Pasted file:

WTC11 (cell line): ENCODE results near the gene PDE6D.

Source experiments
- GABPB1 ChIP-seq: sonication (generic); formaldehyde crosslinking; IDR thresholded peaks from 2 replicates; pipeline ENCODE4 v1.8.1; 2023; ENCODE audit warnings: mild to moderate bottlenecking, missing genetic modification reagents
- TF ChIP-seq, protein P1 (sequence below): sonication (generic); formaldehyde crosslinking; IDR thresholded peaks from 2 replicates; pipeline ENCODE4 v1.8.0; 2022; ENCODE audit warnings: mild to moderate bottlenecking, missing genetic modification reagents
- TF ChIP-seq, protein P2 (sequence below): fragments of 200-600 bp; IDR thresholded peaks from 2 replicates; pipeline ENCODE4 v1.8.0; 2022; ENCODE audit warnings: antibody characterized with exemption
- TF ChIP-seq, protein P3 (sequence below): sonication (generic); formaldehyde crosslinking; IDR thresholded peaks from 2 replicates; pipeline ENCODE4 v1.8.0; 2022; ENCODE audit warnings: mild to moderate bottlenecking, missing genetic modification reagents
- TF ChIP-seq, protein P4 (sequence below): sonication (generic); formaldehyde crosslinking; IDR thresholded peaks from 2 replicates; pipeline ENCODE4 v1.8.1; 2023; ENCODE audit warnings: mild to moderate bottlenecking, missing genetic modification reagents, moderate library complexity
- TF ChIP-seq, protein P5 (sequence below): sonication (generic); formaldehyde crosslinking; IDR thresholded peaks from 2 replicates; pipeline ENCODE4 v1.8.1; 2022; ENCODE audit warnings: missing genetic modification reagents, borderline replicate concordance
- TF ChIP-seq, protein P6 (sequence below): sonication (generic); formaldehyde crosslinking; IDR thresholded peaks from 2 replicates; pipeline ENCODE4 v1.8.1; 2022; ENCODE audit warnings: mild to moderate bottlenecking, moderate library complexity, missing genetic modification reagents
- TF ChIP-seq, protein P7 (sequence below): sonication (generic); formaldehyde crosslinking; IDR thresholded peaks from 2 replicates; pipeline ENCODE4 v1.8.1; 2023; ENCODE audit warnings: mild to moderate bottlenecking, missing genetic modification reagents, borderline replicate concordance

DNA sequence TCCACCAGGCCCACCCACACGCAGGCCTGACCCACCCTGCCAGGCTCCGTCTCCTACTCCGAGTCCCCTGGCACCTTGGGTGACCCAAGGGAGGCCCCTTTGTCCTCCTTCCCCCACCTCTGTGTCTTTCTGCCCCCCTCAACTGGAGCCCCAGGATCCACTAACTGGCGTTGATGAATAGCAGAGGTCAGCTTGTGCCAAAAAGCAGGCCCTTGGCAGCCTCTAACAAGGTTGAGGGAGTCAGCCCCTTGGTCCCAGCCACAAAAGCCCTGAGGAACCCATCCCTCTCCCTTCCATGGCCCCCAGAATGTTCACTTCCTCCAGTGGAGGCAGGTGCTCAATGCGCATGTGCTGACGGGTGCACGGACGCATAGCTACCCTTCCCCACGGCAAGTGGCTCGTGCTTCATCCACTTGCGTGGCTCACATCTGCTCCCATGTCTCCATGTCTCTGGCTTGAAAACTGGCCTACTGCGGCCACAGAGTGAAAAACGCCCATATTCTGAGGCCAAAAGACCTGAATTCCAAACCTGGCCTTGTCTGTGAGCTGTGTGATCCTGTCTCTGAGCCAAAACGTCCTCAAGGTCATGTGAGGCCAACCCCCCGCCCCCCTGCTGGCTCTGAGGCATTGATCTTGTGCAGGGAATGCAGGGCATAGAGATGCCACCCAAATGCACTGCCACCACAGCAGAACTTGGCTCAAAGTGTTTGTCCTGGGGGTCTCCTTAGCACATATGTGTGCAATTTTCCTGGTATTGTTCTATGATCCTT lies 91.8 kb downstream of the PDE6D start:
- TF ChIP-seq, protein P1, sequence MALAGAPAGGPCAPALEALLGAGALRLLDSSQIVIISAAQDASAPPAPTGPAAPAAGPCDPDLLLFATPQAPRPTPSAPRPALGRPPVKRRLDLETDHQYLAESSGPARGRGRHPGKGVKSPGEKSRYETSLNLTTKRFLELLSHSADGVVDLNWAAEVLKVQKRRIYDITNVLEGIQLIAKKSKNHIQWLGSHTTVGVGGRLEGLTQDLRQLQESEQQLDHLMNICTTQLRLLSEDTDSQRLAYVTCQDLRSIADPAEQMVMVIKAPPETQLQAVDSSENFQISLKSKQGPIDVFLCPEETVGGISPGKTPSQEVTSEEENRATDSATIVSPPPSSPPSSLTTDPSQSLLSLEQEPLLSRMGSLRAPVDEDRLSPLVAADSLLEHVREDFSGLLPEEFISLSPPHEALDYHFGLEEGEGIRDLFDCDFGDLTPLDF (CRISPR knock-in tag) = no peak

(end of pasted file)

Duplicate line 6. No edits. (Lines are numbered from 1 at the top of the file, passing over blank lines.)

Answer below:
- TF ChIP-seq, protein P3 (sequence below): sonication (generic); formaldehyde crosslinking; IDR thresholded peaks from 2 replicates; pipeline ENCODE4 v1.8.0; 2022; ENCODE audit warnings: mild to moderate bottlenecking, missing genetic modification reagents